Apps for your smartphone
You can download the appropriate hiking apps to your smartphone and may get great maps to use online or to print out.
One such app is Komoot. You will find maps and route suggestion for the Wicklow Way, e.g. creeated by the german blogger “Fräulein Draußen” (aka Kathrin Heckmann) and other maps.
Hiiker is an Irish app that also contains maps for the Wicklow Way. See: www.hiiker.app.
The Wicklow Way is not only the oldest long-distance hiking trail in Ireland, but also one of the most beautiful. Right at the gates of Dublin, you will experience wonderful walking days in the magnificent landscapes of the Wicklow Mountains.
With a distance of 130 kilometres and 3900 metres of altitude difference in approx. 7 days, it can be strenuous at times, but the Wicklow Way is also very suitable for less experienced hikers if they are in good shape. The paths are easy to walk and well marked and there is a good infrastructure in the respective stages.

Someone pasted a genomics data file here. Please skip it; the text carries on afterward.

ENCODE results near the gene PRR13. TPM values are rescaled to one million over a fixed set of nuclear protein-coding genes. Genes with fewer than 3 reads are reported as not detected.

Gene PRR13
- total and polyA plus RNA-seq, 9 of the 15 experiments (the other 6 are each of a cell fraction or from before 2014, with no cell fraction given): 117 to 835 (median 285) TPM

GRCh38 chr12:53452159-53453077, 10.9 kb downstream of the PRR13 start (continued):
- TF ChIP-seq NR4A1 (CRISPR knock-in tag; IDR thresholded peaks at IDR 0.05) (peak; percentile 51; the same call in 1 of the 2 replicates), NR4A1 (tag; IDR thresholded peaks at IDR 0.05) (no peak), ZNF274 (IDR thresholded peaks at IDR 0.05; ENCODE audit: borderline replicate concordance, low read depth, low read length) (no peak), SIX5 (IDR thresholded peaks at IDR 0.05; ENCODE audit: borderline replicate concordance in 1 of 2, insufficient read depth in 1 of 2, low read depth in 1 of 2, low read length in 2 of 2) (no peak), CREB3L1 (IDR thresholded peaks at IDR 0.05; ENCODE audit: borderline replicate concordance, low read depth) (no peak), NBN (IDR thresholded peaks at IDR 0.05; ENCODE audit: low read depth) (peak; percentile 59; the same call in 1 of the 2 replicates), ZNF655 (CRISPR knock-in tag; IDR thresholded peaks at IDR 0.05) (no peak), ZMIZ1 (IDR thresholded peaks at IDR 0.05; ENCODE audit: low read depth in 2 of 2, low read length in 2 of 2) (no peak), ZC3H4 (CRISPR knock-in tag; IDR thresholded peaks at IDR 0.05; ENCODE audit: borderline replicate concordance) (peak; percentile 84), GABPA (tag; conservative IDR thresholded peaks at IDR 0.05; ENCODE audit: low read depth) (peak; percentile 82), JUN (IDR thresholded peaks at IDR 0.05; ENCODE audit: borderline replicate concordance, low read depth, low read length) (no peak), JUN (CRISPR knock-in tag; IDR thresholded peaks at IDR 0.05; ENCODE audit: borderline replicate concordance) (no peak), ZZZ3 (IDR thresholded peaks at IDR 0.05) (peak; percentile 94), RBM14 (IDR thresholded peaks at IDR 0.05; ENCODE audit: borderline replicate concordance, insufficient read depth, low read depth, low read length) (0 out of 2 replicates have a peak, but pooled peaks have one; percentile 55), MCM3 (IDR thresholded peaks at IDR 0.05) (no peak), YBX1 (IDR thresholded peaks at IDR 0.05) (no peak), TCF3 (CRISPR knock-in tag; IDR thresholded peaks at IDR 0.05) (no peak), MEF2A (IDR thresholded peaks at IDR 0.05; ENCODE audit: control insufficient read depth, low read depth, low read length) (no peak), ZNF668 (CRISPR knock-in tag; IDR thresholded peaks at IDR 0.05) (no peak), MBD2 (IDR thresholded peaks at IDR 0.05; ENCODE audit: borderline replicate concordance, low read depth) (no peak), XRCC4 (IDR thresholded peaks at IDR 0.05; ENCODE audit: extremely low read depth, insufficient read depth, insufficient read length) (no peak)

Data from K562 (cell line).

I hope that this article has made you a little curious about the beautiful green island and answered many of your questions about the Wicklow Way.
I wish you lots of fun on your hike and maybe we’ll see you in our guesthouse!
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Photo credits cover photo: Round tower at the medieval monastery of Glendalough, photo by Ulrich Knüppel-Gertberg (www.easycruiser.tours, www.the-view-accommodation.ie, www.irland-insider.de, www.ireland-insider.com)